7. Chitty Chitty Bang Bang by Ian Fleming, this is an omnibus of the three stories which Fleming wrote in 1964 – 1965, but this book was published in 1971. I’ve already blogged about this one.

8. Not a Bad Lad by Michael Morpurgo and illustrated by Michael Foreman, published in 2010. I’ve not read anything by Morpurgo yet (I think) and it’s about time I did but to be honest I would have bought this book just for the illustrations because I’m a Foreman fan.

9. Last but definitely not least is Edmund Dulac’s Picture Book for the French Red Cross, published in 1915. As it says on the front cover, all profits on sale given to the Croix Rouge Francaise, Comite de Londres. Obviously to help with the First World War casualties. I was lucky to get this one at St Andrews for a reasonable price, there are people online asking silly money for it. Some of the stories are old faithfulls like Cinderella but there are a lot which I hadn’t heard of before. The illustrations are lovely and if you are interested you can download it free from Project Gutenberg here.

Blaming by Elizabeth Taylor

Blaming by Elizabeth Taylor was a random choice from one of the many local libraries which I’m now using. It is decades since I read any books by Taylor although I remember that I really enjoyed the ones I did read.

I found this one to be a bit depressing though, possibly because it was written when the author knew that she was dying and was racing to get it finished.

I didn’t like any of the characters, which makes it difficult to really enjoy a book. Thankfully there are quite a few comic moments though.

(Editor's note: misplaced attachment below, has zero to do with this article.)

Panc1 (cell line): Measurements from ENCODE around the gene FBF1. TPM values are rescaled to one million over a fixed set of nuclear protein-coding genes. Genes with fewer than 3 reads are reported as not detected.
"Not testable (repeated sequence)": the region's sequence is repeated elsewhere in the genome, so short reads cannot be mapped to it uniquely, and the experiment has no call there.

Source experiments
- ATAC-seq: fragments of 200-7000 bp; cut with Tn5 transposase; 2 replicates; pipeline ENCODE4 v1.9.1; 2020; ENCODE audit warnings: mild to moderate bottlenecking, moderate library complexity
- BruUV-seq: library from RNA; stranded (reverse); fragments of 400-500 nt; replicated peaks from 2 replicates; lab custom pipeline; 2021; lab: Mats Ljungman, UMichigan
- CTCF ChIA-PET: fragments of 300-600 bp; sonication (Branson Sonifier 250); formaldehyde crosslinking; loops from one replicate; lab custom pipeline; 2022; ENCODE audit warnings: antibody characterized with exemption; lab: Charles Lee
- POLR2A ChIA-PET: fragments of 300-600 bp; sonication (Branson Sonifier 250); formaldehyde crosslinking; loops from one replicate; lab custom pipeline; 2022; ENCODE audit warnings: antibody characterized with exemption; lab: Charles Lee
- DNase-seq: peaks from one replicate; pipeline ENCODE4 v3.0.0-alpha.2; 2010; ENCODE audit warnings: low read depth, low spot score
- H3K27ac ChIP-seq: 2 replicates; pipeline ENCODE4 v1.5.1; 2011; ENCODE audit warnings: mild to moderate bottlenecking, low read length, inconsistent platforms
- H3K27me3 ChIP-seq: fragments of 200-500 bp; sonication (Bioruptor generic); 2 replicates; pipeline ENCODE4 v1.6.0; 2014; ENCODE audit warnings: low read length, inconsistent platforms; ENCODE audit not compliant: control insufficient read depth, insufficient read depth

Nick and Amy are a middle-class, middle-aged couple from London. Nick, an artist is recovering from a serious illness and they’re on a cruise. Just as Nick begins to believe that he is going to survive his illness – he dies, leaving Amy in a state of shock on her own. She decides to get off the ship at Istanbul and take his body back to London for the funeral, and a young American woman Martha, who had befriended them both decides to leave the ship too and help her with her sad task.

From then on it’s about how Amy copes with her loneliness, her family and the few friends in her life. She isn’t a people person however and to me seemed intolerant and ungrateful. The two young granddaughters are so well written, the youngest one, Isobel, is absolutely ghastly, a four year old drama queen in need of a skelp or two.

The most enjoyable part of the book was the afterword which was written by Elizabeth Taylor’s daughter Joanna Kingham. She describes her mother with such love, we could all have been doing with a mother like hers. Amongst other things she said:

Naturally I am proud of her work, but she had other talents. Her kindness, passionate desire to see people treated fairly, wonderful sense of humour, love and loyalty to her family.
It was great fun being her daughter – no one else has been able to reduce me to such a weeping state of giggles over the most ordinary, everyday events.